Swift is not a misanthrope rather he is a philanthrope. It is the misconception of those who think Swift as a misanthrope. Swift only wants to reform mankind out of their follies and stupidities. He says that the chief end of all his labour is:
"to vex the world rather than divert it".
Secondly, he declares that:
"I have ever hated all nations, professions, and communities and all his love is towards individuals."
Thirdly, though Swift does not believe that:
"Man is a rational animal".
Yet he believes that:
"Man is capable of becoming rational if he makes the necessary efforts."
But we see that Swift is notorious for being misanthrope. He was subjected to this allegation during his lifetime because the critics, identifying Gulliver with Swift, attributed Gulliver's blunders to Swift. That Gulliver, in the last voyage, becomes a misanthrope is undeniable and indisputable. Prima facie, it appears that by developing a negative view of mankind, he starts preferring horses to men, but a solid reason of Swift underlies this act of Gulliver.
We observe that in the fourth voyage, Gulliver reaches a country of animals, ruled by animals. There are two categories of animals living there in: ugly and repulsive brutes – Yahoos:
"Yahoos who are unteachable brutes, cunning, gluttonous and disposed to great mischief".
And comparatively better and nice-looking animals – Houyhnhnms. The moment he enters the country he is confronted with Yahoos and they give him such a nasty and obnoxious treatment that he develops a disliking for them in his heart, which is later converted into hatred owing to their disgusting physical appearance and their filthy and mischievous way of life. But his first meeting with Houyhnhnms, on the other hand, proves a nice experience. And this:
"First impression proves the last impression".
They secure him against Yahoos, behave properly and gracefully escort him to their abode.
"The behaviour of horses shows him to be animals with an extraordinary power of understanding."
Naturally, this kind of treatment creates a sort of fondness in Gulliver's heart for Houyhnhnms and their way of life. Upto this time, nothing is objectionable, but his fault begin when he become so enamored of Houyhnhnms that he starts hating man or equating Yahoos with men, he begins to abhor Man. He develops a general hatred against all men. All the subsequent incidents – his hatred against the Captain, against his family, etc. – reflect his misanthropy.
The blunder which Gulliver committed is that, he over-idealizes them because Gulliver is a man who is fed up with Man's corruption. Therefore, he cannot see corruption in Man. He finds Yahoos in a detestable and abhorrent condition on account of their being a slave of emotions, sensuality and sentimentality. He says:
"Yet I confess I never saw any sensitive being so detestable on all accounts; and the more I came near them, the more hateful they grew, while I stayed in that country."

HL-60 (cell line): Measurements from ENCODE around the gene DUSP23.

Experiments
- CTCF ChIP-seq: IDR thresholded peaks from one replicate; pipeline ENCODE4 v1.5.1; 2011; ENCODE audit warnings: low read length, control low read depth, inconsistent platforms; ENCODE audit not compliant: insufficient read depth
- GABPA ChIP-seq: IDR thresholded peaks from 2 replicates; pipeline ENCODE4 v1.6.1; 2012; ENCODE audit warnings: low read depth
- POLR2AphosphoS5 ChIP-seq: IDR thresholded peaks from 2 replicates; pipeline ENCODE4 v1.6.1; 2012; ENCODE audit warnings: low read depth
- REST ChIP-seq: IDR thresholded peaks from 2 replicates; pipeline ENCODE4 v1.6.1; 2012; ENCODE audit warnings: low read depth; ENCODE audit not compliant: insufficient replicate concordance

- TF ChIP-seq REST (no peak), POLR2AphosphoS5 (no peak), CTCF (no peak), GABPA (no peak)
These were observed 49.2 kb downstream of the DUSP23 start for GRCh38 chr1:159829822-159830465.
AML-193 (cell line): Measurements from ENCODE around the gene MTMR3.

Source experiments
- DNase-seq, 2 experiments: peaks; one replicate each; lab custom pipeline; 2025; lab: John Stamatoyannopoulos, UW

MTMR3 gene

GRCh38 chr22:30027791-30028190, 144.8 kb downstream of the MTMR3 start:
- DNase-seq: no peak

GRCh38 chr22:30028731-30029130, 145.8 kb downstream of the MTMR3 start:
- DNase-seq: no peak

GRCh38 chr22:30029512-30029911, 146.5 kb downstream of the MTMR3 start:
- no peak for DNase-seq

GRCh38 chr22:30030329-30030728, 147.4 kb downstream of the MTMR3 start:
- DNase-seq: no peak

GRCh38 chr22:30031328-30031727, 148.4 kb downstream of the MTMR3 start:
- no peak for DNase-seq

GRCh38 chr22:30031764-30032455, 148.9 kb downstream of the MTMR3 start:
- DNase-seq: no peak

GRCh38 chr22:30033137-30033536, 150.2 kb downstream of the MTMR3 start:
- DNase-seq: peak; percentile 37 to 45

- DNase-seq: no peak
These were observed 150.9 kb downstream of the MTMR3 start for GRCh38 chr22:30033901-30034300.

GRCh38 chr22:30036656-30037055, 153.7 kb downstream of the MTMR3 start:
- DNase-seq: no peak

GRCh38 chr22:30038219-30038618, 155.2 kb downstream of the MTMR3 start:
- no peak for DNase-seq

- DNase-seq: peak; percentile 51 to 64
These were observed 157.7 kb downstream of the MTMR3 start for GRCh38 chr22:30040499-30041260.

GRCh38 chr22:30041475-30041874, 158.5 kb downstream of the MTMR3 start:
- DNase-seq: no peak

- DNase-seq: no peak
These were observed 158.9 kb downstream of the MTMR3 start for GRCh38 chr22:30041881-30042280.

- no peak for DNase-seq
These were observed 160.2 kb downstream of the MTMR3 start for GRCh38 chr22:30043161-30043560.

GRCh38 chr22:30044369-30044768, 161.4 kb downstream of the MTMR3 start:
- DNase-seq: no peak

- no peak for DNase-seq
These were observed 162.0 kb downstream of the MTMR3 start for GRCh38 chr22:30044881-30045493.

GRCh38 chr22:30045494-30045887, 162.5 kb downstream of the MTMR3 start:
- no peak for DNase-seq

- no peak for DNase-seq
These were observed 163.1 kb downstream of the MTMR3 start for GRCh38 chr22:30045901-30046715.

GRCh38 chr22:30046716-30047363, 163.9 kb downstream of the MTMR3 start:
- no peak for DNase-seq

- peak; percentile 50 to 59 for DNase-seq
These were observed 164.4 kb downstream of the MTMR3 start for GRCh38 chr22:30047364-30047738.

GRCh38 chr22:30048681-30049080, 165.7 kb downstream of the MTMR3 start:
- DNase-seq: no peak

Houyhnhnms, in a comparatively better condition, lack that type of corruption that Yahoos have, for Houyhnhnms have no emotion.
"Houyhnhnms are free from lust and greed."
Naturally, he attributes whole of Man's corruption to emotions, passions and sentimentality. As a remedy, he starts hating emotions, passion and he falls a victim to pure intellect.
"Here was neither physician to destroy my body, nor lawyer to ruin my fortune, here were no gibers, …, backbiters, …, bawds, …, ravishers, murderers or … poxes."
So, he mis-idealize Houyhnhnms, due to their pure intellect, somehow establishes a subjective ideal before him i.e. to be a man is to have pure intellect. He thinks:
"The only remedy for doing away with Man's corruption and pollution is to get rid of all kinds of emotions".
In the country of Houyhnhnms, when Gulliver has a choice, he adopts for the Houyhnhnms way of life, completely rejecting Yahoos' path. But when he is compelled to leave the country and to break away form his beloved way of life, and to come to another way of life which he dislikes, it is but natural for him to hate it. In fact, his this ideal is perfectly erroneous. Swift says:
"Idealism leads towards destruction."
So, it is wrong to detest Man, equating him with Yahoos and it is again inappropriate to set up the ideal of perfect man on the basis of Houyhnhnms' pure intellect because neither a Houyhnhnms nor a Yahoo is a man, instead, man is a juxtaposition of both intellect and emotions.
"The best code of conduct is Golden Mean which is 'balance'."
So he mis-defines Man. However, the fact of the matter remains whether Swift becomes a misanthrope or not, but can we impute Gulliver's misanthropy to Swift? If we virtually succeed to establish, some identity between Swift and Gulliver, Swift, too, will become a misanthrope.
But according to Swift a man is he who strikes a balance between rationality and sensuality and this balance is not gifted by birth. It has to be acquired. That's why even Gulliver is subjected to Swift's satire, for he loses the said balance.
That is the reason we don't identify Gulliver with Swift and, inspite of Gulliver's misanthropy, we call Swift a great philanthropist. As he, himself, says:
"I write for the noblest end, to inform and instruct mankind."